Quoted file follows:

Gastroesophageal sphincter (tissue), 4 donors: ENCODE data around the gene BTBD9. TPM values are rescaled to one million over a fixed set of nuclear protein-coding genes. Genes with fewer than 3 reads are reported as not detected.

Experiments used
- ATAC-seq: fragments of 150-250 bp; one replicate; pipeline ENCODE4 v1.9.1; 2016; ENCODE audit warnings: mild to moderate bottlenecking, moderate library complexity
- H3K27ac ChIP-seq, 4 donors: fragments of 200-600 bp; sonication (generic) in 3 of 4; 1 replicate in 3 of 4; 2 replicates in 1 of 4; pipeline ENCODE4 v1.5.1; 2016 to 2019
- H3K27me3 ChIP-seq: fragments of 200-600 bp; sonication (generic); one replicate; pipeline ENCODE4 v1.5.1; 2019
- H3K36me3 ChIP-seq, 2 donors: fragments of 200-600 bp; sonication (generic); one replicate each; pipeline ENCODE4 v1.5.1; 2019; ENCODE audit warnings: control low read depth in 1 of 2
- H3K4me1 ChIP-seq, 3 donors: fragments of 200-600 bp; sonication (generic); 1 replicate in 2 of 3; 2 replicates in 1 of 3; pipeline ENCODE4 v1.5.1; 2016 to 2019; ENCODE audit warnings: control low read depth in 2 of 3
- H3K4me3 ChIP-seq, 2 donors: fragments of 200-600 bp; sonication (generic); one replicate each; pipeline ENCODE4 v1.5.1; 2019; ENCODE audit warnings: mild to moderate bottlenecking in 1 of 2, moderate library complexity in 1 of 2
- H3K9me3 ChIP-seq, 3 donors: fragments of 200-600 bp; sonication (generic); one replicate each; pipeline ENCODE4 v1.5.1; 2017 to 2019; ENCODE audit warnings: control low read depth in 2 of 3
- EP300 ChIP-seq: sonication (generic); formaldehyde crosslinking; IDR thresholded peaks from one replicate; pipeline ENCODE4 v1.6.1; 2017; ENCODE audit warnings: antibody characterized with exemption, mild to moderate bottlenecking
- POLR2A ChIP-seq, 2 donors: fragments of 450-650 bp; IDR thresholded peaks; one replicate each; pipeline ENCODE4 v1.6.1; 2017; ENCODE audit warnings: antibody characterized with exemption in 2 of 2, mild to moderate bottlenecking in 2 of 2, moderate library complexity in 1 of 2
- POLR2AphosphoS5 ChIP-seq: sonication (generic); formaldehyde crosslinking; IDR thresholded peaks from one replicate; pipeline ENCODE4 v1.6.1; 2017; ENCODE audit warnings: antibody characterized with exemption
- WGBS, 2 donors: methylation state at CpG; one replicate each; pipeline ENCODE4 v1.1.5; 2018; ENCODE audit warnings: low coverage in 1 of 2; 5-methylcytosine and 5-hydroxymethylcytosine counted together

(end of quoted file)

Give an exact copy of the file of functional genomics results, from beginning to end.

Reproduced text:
Gastroesophageal sphincter (tissue), 4 donors: ENCODE data around the gene BTBD9. TPM values are rescaled to one million over a fixed set of nuclear protein-coding genes. Genes with fewer than 3 reads are reported as not detected.

Experiments used
- ATAC-seq: fragments of 150-250 bp; one replicate; pipeline ENCODE4 v1.9.1; 2016; ENCODE audit warnings: mild to moderate bottlenecking, moderate library complexity
- H3K27ac ChIP-seq, 4 donors: fragments of 200-600 bp; sonication (generic) in 3 of 4; 1 replicate in 3 of 4; 2 replicates in 1 of 4; pipeline ENCODE4 v1.5.1; 2016 to 2019
- H3K27me3 ChIP-seq: fragments of 200-600 bp; sonication (generic); one replicate; pipeline ENCODE4 v1.5.1; 2019
- H3K36me3 ChIP-seq, 2 donors: fragments of 200-600 bp; sonication (generic); one replicate each; pipeline ENCODE4 v1.5.1; 2019; ENCODE audit warnings: control low read depth in 1 of 2
- H3K4me1 ChIP-seq, 3 donors: fragments of 200-600 bp; sonication (generic); 1 replicate in 2 of 3; 2 replicates in 1 of 3; pipeline ENCODE4 v1.5.1; 2016 to 2019; ENCODE audit warnings: control low read depth in 2 of 3
- H3K4me3 ChIP-seq, 2 donors: fragments of 200-600 bp; sonication (generic); one replicate each; pipeline ENCODE4 v1.5.1; 2019; ENCODE audit warnings: mild to moderate bottlenecking in 1 of 2, moderate library complexity in 1 of 2
- H3K9me3 ChIP-seq, 3 donors: fragments of 200-600 bp; sonication (generic); one replicate each; pipeline ENCODE4 v1.5.1; 2017 to 2019; ENCODE audit warnings: control low read depth in 2 of 3
- EP300 ChIP-seq: sonication (generic); formaldehyde crosslinking; IDR thresholded peaks from one replicate; pipeline ENCODE4 v1.6.1; 2017; ENCODE audit warnings: antibody characterized with exemption, mild to moderate bottlenecking
- POLR2A ChIP-seq, 2 donors: fragments of 450-650 bp; IDR thresholded peaks; one replicate each; pipeline ENCODE4 v1.6.1; 2017; ENCODE audit warnings: antibody characterized with exemption in 2 of 2, mild to moderate bottlenecking in 2 of 2, moderate library complexity in 1 of 2
- POLR2AphosphoS5 ChIP-seq: sonication (generic); formaldehyde crosslinking; IDR thresholded peaks from one replicate; pipeline ENCODE4 v1.6.1; 2017; ENCODE audit warnings: antibody characterized with exemption
- WGBS, 2 donors: methylation state at CpG; one replicate each; pipeline ENCODE4 v1.1.5; 2018; ENCODE audit warnings: low coverage in 1 of 2; 5-methylcytosine and 5-hydroxymethylcytosine counted together